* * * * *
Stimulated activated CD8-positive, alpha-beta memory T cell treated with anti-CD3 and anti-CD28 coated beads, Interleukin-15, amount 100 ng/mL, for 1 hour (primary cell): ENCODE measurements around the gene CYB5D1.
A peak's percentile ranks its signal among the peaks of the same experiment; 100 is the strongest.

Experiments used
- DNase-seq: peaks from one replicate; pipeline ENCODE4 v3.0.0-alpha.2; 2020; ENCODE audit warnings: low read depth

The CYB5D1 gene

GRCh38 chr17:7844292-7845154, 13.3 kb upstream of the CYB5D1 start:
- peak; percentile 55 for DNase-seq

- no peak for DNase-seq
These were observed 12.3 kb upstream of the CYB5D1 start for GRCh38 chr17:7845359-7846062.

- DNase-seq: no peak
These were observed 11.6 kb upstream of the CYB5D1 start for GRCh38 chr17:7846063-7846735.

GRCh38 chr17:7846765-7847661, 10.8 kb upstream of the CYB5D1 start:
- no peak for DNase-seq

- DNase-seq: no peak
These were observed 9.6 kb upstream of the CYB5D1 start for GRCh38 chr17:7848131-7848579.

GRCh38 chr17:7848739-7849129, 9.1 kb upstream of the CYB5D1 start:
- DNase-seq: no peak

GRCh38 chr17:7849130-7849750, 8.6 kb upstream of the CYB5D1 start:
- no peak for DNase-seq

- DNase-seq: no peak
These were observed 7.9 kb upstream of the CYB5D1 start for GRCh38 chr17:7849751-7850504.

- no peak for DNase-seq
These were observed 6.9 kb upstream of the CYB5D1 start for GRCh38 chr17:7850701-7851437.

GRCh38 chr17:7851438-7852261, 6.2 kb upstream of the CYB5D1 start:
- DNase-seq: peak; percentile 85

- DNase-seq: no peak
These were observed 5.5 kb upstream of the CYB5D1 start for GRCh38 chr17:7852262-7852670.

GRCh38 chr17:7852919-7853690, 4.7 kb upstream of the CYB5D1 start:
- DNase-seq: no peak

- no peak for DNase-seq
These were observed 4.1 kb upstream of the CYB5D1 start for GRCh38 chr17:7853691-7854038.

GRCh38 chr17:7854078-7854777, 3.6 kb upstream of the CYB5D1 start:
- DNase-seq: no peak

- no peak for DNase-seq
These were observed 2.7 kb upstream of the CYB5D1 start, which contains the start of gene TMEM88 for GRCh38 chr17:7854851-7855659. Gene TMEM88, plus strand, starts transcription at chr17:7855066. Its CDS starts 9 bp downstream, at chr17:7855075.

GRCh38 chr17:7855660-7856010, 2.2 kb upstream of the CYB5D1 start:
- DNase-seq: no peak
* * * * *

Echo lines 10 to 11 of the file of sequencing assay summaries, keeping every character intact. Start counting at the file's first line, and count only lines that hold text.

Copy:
- DNase-seq: no peak
These were observed 11.6 kb upstream of the CYB5D1 start for GRCh38 chr17:7846063-7846735.